Semiconductor lasers with thicknesses down to 80 nm have been built by researchers at Arizona State University (ASU; Tempe, AZ) and the Technical University of Eindhoven (Eindhoven, The Netherlands).1 The work opens up possibilities for using nanoscale lasers in optical integrated circuits to significantly improve the performance of computers and speed up Internet access.
Authors of the report include professor Martin Hill, who leads the Eindhoven team, and ASU team leader Cun-Zheng Ning, a professor at the School of Electrical, Computer and Energy Engineering in ASU's Ira A. Fulton Schools of Engineering.
Engineers have been trying to make lasers smaller in part because it would enable the devices to be more effectively integrated with silicon electronics, but the size of lasers in any one dimension (for example, thickness) has been thought to be limited by diffraction to one-half of the wavelength involved. For instance, for lasers used in optical communications the required wavelength is about 1500 nm, so a 750 nm laser was thought to be the smallest possible for optical communications. In an optically denser medium such as a semiconductor, this limit is reduced by a factor of the index of refraction of a semiconductor--in this case to about 250 nm.
The research teams at ASU and Eindhoven are showing there are ways around this supposed limit, Ning says. One way is by using a combination of semiconductors and metals such as gold and silver. "It turns out that the electrons excited in metals can help you confine a light in a laser to sizes smaller than that required by the diffraction limit," Ning says. "Eventually, we were able to make a laser as thin as about one-quarter of the wavelength or smaller, as opposed to one-half."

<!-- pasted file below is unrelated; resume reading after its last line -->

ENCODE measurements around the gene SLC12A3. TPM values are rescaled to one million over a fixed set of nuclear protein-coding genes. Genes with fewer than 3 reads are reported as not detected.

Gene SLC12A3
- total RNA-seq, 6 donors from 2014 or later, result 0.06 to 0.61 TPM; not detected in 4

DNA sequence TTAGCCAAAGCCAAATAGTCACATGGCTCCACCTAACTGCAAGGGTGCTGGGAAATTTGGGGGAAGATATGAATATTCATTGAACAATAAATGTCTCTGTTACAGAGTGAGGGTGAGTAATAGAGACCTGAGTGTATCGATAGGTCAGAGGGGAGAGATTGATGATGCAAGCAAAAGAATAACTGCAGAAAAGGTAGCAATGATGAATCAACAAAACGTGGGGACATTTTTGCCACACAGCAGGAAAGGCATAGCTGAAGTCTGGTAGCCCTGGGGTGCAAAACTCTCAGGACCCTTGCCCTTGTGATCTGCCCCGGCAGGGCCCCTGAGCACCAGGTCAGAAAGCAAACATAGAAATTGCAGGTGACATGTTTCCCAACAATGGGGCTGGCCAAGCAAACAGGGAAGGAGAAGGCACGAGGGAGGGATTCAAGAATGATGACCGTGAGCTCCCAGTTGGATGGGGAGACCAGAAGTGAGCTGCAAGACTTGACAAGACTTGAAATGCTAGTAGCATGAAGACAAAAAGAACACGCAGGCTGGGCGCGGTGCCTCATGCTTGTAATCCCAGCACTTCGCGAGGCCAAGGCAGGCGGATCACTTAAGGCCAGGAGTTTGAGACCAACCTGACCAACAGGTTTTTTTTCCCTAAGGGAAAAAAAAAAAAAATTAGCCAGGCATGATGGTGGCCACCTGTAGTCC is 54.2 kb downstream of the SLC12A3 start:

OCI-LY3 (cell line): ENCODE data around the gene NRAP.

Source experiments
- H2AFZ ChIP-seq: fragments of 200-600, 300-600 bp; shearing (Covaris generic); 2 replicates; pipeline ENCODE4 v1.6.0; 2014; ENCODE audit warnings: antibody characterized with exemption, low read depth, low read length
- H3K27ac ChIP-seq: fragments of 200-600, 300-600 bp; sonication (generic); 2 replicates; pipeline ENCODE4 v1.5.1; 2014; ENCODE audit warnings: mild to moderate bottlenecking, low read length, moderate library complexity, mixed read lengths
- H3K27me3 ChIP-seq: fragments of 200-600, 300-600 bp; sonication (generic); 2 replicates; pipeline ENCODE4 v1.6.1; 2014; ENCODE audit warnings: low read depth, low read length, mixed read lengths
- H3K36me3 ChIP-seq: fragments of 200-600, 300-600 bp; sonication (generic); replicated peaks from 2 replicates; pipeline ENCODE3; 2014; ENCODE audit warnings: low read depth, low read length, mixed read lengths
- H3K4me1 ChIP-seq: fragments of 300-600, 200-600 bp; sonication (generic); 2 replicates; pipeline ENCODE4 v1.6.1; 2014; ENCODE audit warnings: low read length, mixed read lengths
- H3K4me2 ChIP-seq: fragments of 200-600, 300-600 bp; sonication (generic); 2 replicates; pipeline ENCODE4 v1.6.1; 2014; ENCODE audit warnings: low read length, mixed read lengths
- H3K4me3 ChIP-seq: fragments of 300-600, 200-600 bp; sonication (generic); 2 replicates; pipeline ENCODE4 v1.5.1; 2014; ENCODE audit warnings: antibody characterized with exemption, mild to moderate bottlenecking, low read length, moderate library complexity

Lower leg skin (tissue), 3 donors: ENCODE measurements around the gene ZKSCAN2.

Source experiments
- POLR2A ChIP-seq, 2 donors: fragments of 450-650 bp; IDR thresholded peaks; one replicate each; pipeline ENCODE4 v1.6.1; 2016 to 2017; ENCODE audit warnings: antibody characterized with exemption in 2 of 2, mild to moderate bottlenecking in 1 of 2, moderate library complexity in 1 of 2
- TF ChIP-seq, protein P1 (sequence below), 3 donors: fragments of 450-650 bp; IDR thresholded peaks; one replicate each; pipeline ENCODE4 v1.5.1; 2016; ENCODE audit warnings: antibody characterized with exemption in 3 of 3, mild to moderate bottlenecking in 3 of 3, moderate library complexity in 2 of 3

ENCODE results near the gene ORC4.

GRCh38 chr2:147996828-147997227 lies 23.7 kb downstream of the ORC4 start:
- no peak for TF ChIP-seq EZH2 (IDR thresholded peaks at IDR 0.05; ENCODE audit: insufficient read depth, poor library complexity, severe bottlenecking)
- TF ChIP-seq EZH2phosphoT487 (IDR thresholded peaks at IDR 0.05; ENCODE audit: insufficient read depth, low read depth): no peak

Semiconductor, dielectric, and metal sandwich
Ning and Hill use a metal-semiconductor-metal sandwich structure, in which the semiconductor is as thin as 80 nm and is sandwiched between 20 nm dielectric layers before putting metal layers on each side. They have demonstrated a laser with such a structure--a laser with the smallest thickness of any ever produced. The structure, however, has worked only in a cryogenic environment. The next step is to achieve the laser emission at room temperature.
"This is the first time that anyone has shown that this limit to the size of nanolasers can be broken," Ning says. "Beating this limit is significant. It opens up diverse possibilities for improving integrated communications devices, single-molecule detection, and medical imaging." Nanoscale lasers can also be integrated with other biomedical diagnostic tools, making them work faster and more efficiently, he says.
Nanolasers can be used for many applications, but the most exciting possibilities are for optical communications on a central processing unit (CPU) of a computer chip, Ning says. "But before this becomes a reality, lasers have to be made small enough to be integrated with small electronics components," he adds. "This is why the Department of Defense and chip manufacturers such as Intel are working on optical solutions for on-chip communications."
Research in this field in the United States is being funded by the Defense Advanced Research Projects Agency (DARPA), the central research and development organization for the U.S. Department of Defense. The agency is supporting a collaborative team partnering researchers at ASU, the University of California at Berkeley and the University of Illinois, Urbana-Champaign.
ASU's collaboration with Hill's team at Eindhoven happened by coincidence, Ning says. "We discovered we were working on the same problems and trying to achieve similar goals using similar ideas," he notes. "So the partnership developed."
1. Martin T. Hill et al., Optics Express, Vol. 17, issue 13, p. 11107, June 18, 2009.